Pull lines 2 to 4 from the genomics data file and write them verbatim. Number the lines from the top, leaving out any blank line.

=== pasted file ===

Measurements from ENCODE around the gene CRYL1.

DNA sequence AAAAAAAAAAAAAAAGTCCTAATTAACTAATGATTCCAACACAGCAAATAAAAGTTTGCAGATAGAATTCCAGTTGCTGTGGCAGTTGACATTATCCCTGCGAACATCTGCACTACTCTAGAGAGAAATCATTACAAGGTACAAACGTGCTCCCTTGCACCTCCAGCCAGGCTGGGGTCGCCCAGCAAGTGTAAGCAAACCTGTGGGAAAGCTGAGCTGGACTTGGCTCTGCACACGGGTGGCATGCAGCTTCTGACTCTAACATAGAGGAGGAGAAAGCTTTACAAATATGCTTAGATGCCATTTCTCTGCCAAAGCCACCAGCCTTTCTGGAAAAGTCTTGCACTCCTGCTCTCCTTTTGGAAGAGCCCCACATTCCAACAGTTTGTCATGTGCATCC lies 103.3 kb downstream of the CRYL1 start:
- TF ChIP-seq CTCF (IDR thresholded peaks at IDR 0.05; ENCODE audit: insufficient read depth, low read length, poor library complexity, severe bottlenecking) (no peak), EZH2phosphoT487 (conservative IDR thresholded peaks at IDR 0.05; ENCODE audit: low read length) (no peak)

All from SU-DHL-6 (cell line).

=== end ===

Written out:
DNA sequence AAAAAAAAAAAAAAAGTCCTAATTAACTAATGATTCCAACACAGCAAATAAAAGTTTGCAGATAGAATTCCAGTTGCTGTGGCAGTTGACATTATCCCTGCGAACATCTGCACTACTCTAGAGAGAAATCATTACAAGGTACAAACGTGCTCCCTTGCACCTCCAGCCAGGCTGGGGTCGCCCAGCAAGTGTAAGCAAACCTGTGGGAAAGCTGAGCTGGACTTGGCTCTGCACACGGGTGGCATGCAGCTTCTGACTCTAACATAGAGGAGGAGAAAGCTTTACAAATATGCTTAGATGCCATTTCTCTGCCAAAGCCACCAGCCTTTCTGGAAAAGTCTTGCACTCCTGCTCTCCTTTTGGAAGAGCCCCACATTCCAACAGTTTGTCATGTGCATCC lies 103.3 kb downstream of the CRYL1 start:
- TF ChIP-seq CTCF (IDR thresholded peaks at IDR 0.05; ENCODE audit: insufficient read depth, low read length, poor library complexity, severe bottlenecking) (no peak), EZH2phosphoT487 (conservative IDR thresholded peaks at IDR 0.05; ENCODE audit: low read length) (no peak)

All from SU-DHL-6 (cell line).